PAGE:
general strike–creatively

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The Occupy movement is calling for a General Strike: “no work no school no housework no shopping” on May 1, 2012. Natasha Lennard suggests that there are many ways to participate, even if you must work or go to school, etc., that day. Beyond the usual recommendations (MayDayNYC‘s “If you can’t strike call in sick. If you can’t call in sick hold a slow down.”), Lennard offers two basic goals: do not support the oligarchy, and express ~read more~

grateful for democracy

Emergency Financial Manager Overlords

This Thanksgiving, I am grateful for democracy. In all its inefficiency, it still represents the idea that human beings are noble enough to govern themselves.

This is unlike Michigan’s Public Act Four, which grants to an appointed (read: unelected) Emergency Manager the power to “terminate 1 or more terms and conditions of an existing collective bargaining agreement…[and] make, approve, or disapprove any appropriation, contract, expenditure, or loan, the creation of any new position.” In Michigan, an Emergency ~read more~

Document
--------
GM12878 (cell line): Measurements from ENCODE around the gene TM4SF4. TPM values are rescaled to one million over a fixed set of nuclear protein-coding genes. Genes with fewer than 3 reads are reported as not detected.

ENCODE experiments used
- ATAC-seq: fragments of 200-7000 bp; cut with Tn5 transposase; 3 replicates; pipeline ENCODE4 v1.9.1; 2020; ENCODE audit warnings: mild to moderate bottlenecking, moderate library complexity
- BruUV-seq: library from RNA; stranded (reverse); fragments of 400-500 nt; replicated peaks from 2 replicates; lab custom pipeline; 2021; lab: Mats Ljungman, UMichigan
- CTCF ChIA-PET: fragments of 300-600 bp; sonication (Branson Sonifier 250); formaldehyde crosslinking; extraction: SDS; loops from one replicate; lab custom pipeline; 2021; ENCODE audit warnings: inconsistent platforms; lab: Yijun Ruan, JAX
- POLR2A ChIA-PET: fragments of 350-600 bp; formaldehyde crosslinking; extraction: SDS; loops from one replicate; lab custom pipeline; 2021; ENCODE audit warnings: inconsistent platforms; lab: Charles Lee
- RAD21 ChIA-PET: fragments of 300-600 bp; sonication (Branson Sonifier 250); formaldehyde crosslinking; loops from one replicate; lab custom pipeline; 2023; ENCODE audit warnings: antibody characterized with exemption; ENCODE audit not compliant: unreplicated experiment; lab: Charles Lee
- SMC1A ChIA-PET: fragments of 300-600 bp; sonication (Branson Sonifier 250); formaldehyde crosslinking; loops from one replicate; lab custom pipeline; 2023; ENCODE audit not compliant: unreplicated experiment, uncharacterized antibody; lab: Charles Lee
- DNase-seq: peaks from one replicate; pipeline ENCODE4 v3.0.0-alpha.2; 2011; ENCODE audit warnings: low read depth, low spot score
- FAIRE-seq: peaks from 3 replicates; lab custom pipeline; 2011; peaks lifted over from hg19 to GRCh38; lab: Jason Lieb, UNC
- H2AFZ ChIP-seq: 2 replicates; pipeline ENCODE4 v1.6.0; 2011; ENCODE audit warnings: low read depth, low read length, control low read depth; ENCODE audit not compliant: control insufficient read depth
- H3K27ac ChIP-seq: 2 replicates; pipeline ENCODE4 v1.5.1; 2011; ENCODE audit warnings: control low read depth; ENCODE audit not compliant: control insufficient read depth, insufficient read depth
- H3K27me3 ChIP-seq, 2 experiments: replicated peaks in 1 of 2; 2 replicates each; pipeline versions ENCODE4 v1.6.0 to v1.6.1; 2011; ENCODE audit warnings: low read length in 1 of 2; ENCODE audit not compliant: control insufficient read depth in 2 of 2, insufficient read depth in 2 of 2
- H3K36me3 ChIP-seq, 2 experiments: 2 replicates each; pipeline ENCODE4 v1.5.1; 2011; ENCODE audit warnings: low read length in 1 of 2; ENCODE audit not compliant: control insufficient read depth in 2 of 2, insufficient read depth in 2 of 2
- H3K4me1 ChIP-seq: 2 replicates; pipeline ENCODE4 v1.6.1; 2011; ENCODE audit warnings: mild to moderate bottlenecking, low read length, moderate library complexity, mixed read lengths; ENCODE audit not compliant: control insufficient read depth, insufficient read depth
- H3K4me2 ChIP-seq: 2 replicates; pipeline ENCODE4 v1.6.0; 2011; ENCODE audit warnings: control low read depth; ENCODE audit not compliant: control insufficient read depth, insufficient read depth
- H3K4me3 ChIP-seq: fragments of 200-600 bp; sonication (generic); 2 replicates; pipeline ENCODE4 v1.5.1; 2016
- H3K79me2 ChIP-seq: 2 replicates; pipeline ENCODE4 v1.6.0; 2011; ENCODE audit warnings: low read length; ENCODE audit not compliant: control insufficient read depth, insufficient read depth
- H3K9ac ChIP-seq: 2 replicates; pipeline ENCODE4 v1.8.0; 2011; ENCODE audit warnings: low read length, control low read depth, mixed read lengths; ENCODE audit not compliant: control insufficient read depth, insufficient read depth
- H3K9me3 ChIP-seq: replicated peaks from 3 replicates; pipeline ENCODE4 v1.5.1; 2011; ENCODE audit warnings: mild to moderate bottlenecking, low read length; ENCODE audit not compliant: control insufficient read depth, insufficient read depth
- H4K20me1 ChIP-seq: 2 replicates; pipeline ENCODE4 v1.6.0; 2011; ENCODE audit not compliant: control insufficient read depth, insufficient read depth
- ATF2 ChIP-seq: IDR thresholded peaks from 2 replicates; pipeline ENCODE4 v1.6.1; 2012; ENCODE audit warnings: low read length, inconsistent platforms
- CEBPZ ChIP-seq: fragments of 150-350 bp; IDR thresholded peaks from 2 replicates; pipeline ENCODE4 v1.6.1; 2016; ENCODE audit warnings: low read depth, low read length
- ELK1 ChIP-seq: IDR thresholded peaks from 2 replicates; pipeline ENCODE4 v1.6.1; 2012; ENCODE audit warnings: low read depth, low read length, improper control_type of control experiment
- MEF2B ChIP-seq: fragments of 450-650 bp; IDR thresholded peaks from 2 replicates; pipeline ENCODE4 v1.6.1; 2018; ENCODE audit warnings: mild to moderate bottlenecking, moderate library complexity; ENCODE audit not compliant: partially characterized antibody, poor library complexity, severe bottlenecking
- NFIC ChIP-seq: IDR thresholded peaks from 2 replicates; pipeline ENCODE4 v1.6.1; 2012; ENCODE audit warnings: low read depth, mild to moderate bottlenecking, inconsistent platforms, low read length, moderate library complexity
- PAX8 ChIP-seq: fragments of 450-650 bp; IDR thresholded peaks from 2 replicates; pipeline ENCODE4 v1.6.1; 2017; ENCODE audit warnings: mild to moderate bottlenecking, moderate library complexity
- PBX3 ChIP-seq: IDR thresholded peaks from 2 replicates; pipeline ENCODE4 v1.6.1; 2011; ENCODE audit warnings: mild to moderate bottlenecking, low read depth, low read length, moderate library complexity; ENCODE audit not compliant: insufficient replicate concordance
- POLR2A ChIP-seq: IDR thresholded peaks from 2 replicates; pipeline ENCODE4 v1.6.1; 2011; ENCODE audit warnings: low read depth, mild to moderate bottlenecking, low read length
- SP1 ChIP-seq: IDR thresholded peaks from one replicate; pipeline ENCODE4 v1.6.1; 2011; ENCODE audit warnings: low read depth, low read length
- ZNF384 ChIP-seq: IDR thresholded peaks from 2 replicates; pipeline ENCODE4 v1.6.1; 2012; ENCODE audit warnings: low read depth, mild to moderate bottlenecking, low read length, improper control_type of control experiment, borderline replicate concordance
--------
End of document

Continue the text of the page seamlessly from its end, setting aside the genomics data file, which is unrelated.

Rev. Jeremy’s Invitation

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After Rev. Jeremy Nickel was arrested at Occupy Oakland, he blogged about it, ending with, “many people remain on the sidelines, and for this to succeed it is essential that this changes. I think one thing that has kept many people from getting involved is that they are not sure what this movement is, what it stands for, and where it is going. From my personal experience, this cannot be explained, only experienced. This movement is ~read more~

Occupy Gary

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1. What were your intial thoughts about Occupy Wall Street and Occupy Gary?

As OWS continues to pick up momentum, I am more and more optimistic that we can make a real impact on the culture of our nation and our world. It is equally important to Occupy our local areas, like Gary, to keep the spotlight on economic inequalities at every level. If the Occupy movement can be successful at engaging the racial component of ~read more~

Ownership and Forgiveness

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Service celebrated at the First Unitarian Church of Hobart, Indiana, on 09 October, 2011; by Rev. Chip Roush

OPENING WORDS
Ten and a half days ago, at sundown on September 28th, many of our Jewish friends celebrated the beginning of the year 5772. Rosh Hashanah—literally, the “head of the year”—is the first day of the year, and therefore it is the anniversary of the creation of the world. On Rosh Hashanah, some believe, God opens the Book of ~read more~

so may we categorize: